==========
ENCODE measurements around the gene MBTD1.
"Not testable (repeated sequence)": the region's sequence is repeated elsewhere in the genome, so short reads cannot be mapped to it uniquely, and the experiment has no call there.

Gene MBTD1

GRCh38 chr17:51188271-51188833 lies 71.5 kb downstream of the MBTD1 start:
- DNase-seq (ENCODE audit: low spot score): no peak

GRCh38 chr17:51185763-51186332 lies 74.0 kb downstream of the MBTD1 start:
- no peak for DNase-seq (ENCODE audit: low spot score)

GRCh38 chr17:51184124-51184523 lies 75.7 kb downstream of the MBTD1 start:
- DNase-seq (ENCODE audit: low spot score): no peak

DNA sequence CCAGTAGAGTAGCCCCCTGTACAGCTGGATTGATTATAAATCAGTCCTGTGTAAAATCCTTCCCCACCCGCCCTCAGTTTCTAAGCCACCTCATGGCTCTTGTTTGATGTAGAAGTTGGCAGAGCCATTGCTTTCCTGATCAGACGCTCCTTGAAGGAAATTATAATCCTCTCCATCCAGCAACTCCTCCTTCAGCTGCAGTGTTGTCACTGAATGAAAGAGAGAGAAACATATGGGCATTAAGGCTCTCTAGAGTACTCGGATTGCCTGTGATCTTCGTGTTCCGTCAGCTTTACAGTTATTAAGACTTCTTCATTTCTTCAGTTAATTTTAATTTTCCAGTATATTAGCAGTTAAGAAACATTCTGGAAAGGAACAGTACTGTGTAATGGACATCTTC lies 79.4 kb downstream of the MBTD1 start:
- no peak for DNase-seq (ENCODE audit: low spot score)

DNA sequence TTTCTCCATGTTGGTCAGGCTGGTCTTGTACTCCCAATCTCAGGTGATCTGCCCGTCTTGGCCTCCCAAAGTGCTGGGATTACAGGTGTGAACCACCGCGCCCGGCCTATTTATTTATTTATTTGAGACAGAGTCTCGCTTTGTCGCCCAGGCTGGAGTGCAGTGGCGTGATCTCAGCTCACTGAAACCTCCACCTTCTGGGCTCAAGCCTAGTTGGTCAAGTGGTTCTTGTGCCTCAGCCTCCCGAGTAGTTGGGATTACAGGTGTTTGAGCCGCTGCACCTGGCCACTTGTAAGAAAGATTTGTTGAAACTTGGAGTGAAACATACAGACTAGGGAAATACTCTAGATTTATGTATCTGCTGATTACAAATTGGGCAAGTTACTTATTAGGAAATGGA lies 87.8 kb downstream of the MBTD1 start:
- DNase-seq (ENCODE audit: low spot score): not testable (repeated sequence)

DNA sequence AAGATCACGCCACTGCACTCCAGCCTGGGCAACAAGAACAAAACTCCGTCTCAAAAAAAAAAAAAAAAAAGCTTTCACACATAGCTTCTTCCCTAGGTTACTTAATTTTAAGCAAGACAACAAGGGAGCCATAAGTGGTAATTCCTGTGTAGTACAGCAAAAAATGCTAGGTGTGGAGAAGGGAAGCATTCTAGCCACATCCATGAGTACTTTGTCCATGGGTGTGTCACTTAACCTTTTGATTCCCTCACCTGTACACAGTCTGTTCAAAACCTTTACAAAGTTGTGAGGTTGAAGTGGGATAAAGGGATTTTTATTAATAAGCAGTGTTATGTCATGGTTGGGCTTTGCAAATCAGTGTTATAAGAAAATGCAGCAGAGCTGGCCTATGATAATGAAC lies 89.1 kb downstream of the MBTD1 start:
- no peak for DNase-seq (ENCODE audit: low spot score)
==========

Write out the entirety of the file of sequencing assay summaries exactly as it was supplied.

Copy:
ENCODE measurements around the gene MBTD1.
"Not testable (repeated sequence)": the region's sequence is repeated elsewhere in the genome, so short reads cannot be mapped to it uniquely, and the experiment has no call there.

Gene MBTD1

GRCh38 chr17:51188271-51188833 lies 71.5 kb downstream of the MBTD1 start:
- DNase-seq (ENCODE audit: low spot score): no peak

GRCh38 chr17:51185763-51186332 lies 74.0 kb downstream of the MBTD1 start:
- no peak for DNase-seq (ENCODE audit: low spot score)

GRCh38 chr17:51184124-51184523 lies 75.7 kb downstream of the MBTD1 start:
- DNase-seq (ENCODE audit: low spot score): no peak

DNA sequence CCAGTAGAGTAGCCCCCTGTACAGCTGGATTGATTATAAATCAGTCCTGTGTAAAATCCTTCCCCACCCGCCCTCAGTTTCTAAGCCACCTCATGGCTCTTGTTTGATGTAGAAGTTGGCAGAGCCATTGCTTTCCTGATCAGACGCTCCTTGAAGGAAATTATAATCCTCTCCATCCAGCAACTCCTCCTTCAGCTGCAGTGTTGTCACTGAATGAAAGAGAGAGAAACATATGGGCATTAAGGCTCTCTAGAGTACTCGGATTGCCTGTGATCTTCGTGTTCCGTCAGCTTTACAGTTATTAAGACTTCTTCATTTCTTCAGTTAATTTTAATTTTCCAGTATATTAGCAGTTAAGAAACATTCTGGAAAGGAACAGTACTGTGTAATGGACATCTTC lies 79.4 kb downstream of the MBTD1 start:
- no peak for DNase-seq (ENCODE audit: low spot score)

DNA sequence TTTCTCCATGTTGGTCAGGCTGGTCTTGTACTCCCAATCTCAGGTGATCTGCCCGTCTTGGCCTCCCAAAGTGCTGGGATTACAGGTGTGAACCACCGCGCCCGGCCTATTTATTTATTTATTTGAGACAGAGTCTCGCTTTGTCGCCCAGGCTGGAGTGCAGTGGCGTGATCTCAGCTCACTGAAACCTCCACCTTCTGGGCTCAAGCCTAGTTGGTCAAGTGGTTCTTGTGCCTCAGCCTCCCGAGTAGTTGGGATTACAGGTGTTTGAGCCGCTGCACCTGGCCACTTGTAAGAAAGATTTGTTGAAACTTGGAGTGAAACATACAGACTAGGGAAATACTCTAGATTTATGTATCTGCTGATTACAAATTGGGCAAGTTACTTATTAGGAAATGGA lies 87.8 kb downstream of the MBTD1 start:
- DNase-seq (ENCODE audit: low spot score): not testable (repeated sequence)

DNA sequence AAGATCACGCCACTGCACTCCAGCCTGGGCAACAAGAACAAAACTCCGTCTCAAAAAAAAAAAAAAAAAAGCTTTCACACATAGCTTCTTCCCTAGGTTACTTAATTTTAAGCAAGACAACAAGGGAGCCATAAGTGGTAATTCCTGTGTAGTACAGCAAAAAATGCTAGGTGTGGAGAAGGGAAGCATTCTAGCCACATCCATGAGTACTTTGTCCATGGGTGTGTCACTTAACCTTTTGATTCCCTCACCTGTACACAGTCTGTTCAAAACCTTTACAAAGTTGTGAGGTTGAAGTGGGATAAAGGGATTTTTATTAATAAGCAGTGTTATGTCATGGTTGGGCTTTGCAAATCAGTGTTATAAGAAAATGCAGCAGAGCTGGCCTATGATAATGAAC lies 89.1 kb downstream of the MBTD1 start:
- no peak for DNase-seq (ENCODE audit: low spot score)